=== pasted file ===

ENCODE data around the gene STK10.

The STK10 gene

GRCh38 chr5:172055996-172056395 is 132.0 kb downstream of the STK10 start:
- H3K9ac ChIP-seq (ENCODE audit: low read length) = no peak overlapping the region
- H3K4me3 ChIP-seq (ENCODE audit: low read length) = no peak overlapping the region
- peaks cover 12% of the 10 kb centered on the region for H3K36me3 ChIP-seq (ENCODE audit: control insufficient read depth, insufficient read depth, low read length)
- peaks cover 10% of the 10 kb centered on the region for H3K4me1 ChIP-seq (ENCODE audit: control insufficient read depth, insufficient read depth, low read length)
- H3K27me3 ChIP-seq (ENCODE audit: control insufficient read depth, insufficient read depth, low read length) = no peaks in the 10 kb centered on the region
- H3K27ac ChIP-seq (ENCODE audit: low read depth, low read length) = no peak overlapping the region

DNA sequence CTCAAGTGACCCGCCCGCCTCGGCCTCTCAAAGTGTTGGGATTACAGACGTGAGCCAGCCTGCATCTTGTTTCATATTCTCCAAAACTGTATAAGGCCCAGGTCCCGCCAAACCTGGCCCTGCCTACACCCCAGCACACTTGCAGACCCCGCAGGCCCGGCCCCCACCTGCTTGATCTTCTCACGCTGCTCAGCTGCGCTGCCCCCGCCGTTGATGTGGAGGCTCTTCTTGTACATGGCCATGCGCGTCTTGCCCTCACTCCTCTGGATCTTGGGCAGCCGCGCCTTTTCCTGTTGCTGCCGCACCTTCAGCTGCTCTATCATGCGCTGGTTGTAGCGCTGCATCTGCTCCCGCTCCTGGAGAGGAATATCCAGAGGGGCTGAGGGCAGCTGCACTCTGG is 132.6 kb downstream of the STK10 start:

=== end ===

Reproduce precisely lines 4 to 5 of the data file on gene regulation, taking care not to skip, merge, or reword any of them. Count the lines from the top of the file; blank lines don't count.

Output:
- H3K9ac ChIP-seq (ENCODE audit: low read length) = no peak overlapping the region
- H3K4me3 ChIP-seq (ENCODE audit: low read length) = no peak overlapping the region